Hayley Kiyoko Says She 'Didn't Really Have the Space' to 'Embrace' Her Asian Heritage Growing Up

"Most of my adolescence, my sexuality took over my struggle with fitting into society, and then as I was able to learn and accept myself, I started to unpack my culture," she tells PEOPLE

Hayley Kiyoko
Hayley Kiyoko. Photo: Trevor Flores/ atlantic records

Hayley Kiyoko is proud of representing the AAPI community.

Chatting with PEOPLE ahead of Thursday's Hennessy X.O's Mid-Autumn Festival, Kiyoko, 30, opens up about the importance of Asian-American representation and what it's like to see fellow AAPI entertainers — such as Olivia Rodrigo and Saweetie — in the spotlight.

"Growing up biracial — my mom's Japanese Canadian and my dad's Caucasian — it took a long time for me to really connect and embrace my Asian heritage," she tells PEOPLE. "I was never white enough, I was never Asian enough, but I also was never straight enough. For most of my adolescence, my sexuality kind of took over my struggle with fitting into society, and then as I was able to learn and accept myself, later in life, I started to unpack my culture and my roots."

"I just didn't really have the space to do so when I was younger, because I was just extremely gay and I didn't have an outlet or felt like I had a community that I belonged to, and so that really took over most of my youth," she continues. (FYI, Kiyoko is known as "Lesbian Jesus.")

Without that solid connection to her culture as a child, Kiyoko says it wasn't until she got older that she was able to really tap into her Japanese heritage. As part of her partnership with Hennessy X.O, the singer was able to sit down with her mother Sarah Kawahara as part of the brand's digital series titled "Original Odyssey."

"It was really cool to be able to reconnect with my heritage and get to experience that and share that with my mother, which I've never really done. I've been super excited about this opportunity," she says. "It was actually extremely emotional. I'm always emotional about most things that are remotely vulnerable, but it was really incredible. I learned so much from her as well, and I think for her and me, it was a moment that we will remember forever."

"You have your highs and lows, but a lot of the time you don't take time to really get to reconnect with family tradition and the odyssey behind that," she adds.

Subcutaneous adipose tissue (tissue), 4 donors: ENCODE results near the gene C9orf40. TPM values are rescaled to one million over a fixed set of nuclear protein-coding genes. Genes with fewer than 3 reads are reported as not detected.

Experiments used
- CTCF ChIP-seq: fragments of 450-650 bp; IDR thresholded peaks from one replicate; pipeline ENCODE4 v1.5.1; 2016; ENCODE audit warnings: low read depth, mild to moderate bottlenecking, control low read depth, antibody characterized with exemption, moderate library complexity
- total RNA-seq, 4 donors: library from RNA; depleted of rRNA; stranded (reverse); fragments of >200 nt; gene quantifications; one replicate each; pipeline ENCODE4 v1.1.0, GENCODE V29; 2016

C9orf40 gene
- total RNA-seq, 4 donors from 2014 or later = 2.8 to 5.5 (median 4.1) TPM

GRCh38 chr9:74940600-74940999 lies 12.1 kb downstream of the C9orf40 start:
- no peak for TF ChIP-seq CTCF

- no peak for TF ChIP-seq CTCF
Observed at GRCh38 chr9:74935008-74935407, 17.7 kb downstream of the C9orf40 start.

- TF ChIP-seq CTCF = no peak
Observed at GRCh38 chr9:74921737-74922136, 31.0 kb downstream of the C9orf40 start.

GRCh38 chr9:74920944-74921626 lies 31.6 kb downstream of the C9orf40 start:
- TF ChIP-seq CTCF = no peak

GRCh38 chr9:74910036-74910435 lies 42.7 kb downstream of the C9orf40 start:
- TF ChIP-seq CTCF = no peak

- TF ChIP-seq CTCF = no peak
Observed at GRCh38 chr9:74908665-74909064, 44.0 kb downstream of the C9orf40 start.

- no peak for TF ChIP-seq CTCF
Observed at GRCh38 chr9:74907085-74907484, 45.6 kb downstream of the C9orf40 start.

Kiyoko, who recently released her songs "Found My Friends" and "Chance," says it excites her to see more Asian American artists entering the spotlight, since growing up it was artists like Karen O from the Yeah Yeah Yeahs and "powerhouse" Sandra Oh who inspired her.

"That's all I've ever wanted," she says of the growing number of Asian superstars. "Especially growing up, all I've ever wanted was to have people I could look up to that look like me, that I could connect to, and so I think it's so incredible to see so many artists getting mainstream support and fix that."

Hayley Kiyoko
Hayley Kiyoko. Trevor flores/ atlantic records

"The possibilities are endless — that there is a space for us. A lot of times when you grow up and you don't see someone that looks like you, it doesn't feel like society wants you or accepts you, so I'm so excited for what the future holds and the change that we're really starting to see in the music industry," she adds.

One of the Asian stars taking the industry by storm is Olivia Rodrigo, who, like Kiyoko, got her start through Disney. Though the two have yet to speak, Kiyoko says she's "a huge fan" of the "Good 4 U" songstress.

"A lot of us are grateful for having any kind of platform to be able to grow our artistry and to be able to share that with the world, and so I think we're all pretty grateful for any opportunity," she says.

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As for what's next for the "Curious" songstress, Kiyoko says she's "really excited for chapter two of Hayley Kiyoko."

"This next chapter is a perfect representation and the definition of who I am today and my growth since 2018," Kiyoko says. "I'm really excited to share it with you all."

Hennessy X.O's Mid-Autumn Festival: A Moonlight Odyssey, which is hosted by Harry Shum, Jr., will feature guests and performances by Eddie Huang, Guapdad 4000, Niki and Bohan Phoenix.

"I feel like Hennessy is consistently always supporting the AAPI community and they're not just talk — they do it with actions, and so I'm really excited to be a part of this Mid-Autumn Festival celebration," Kiyoko said about the event.

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